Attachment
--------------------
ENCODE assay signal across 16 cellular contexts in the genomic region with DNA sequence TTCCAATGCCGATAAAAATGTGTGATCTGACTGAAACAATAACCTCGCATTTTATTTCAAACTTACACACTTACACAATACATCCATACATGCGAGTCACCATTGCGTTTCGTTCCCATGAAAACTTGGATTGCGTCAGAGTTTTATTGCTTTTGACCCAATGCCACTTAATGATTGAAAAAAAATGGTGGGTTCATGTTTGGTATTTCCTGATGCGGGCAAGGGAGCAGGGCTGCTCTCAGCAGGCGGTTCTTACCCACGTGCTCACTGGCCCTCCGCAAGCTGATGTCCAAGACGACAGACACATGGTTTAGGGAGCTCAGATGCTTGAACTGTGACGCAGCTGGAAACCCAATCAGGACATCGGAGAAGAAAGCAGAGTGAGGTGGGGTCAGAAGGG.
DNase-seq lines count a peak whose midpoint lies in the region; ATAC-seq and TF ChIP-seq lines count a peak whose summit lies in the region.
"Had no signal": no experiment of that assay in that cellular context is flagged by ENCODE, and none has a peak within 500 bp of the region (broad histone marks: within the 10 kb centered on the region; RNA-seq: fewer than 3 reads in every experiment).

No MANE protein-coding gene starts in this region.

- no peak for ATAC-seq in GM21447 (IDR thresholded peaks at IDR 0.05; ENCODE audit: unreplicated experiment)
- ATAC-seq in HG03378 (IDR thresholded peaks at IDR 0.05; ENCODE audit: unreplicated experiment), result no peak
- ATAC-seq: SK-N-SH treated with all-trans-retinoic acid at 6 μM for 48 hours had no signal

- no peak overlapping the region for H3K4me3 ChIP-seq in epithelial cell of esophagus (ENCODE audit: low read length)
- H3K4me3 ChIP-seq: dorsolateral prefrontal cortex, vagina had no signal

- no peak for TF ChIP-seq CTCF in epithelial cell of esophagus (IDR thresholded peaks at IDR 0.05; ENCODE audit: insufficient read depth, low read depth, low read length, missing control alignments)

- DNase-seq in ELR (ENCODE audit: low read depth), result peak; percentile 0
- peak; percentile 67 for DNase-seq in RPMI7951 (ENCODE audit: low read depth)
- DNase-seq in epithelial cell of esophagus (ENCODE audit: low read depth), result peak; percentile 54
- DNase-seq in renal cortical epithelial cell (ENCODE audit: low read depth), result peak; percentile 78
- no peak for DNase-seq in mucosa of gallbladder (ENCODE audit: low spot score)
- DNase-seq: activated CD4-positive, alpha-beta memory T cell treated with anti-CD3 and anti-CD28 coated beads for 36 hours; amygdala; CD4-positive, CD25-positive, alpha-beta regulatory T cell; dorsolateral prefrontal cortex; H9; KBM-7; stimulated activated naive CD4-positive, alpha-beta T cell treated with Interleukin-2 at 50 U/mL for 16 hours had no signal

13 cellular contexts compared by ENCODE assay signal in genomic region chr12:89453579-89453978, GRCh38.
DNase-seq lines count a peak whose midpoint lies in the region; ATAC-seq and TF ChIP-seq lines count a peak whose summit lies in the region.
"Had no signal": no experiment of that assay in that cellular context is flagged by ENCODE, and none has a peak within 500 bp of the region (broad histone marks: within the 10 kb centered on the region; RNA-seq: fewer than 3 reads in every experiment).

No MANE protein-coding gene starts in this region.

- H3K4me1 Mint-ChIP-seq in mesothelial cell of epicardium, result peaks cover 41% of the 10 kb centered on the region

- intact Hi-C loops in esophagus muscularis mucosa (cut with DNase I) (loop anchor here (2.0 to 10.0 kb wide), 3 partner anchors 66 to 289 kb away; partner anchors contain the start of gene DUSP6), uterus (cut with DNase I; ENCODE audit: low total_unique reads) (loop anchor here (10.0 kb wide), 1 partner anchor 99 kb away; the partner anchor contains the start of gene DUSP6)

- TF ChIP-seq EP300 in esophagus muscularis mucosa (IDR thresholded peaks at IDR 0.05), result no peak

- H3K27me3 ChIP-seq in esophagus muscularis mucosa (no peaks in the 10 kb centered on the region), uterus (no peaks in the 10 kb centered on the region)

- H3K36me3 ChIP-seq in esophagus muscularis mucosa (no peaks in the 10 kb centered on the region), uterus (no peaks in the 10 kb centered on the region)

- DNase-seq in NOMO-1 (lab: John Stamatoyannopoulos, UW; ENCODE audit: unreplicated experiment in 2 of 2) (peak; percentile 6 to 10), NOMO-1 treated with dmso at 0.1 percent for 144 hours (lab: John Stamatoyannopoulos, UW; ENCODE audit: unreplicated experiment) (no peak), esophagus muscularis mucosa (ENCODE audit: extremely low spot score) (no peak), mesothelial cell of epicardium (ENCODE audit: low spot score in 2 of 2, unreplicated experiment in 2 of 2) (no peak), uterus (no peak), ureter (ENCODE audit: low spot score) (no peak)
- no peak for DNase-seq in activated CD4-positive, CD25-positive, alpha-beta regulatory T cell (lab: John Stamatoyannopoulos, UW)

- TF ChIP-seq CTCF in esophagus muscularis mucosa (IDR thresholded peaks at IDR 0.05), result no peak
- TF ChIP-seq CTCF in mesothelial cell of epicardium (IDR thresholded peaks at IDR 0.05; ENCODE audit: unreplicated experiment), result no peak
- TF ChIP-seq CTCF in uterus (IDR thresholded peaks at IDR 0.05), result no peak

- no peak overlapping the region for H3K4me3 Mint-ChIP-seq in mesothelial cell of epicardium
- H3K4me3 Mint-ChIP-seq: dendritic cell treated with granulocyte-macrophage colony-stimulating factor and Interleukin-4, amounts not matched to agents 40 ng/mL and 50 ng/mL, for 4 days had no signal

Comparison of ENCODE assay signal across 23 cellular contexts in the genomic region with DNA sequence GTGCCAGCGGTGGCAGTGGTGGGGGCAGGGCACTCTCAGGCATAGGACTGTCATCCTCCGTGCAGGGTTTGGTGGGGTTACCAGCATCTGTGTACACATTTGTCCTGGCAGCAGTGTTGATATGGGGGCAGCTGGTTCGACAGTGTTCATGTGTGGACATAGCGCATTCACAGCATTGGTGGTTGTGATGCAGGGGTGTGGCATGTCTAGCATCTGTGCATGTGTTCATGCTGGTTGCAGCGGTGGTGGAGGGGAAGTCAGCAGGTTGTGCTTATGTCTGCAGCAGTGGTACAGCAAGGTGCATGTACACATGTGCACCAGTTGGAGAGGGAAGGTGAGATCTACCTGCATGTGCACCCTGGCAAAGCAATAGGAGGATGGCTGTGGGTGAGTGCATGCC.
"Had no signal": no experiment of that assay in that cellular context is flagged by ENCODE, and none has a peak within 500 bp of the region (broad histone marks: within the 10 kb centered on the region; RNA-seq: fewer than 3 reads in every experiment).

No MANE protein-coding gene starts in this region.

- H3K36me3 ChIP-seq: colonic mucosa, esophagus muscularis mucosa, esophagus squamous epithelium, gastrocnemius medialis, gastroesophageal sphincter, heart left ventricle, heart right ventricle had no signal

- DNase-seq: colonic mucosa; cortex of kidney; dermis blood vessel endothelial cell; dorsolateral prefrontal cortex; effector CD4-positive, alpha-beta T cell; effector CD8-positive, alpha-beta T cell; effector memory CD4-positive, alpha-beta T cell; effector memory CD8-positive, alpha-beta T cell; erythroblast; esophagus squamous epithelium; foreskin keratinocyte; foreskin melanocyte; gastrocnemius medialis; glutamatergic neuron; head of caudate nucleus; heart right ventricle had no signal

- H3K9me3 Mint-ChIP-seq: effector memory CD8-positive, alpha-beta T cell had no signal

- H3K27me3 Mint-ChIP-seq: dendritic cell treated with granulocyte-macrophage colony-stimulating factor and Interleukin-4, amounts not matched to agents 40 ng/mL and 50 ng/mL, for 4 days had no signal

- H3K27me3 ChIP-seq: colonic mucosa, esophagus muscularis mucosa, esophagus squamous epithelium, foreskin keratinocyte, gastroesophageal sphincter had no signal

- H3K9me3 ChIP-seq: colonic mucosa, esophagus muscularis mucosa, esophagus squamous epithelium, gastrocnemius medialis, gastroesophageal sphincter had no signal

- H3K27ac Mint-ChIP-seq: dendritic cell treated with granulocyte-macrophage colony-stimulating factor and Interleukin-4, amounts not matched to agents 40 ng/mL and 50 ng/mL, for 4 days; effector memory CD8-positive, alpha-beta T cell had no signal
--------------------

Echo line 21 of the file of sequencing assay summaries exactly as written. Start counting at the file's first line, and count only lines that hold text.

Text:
- H3K4me1 Mint-ChIP-seq in mesothelial cell of epicardium, result peaks cover 41% of the 10 kb centered on the region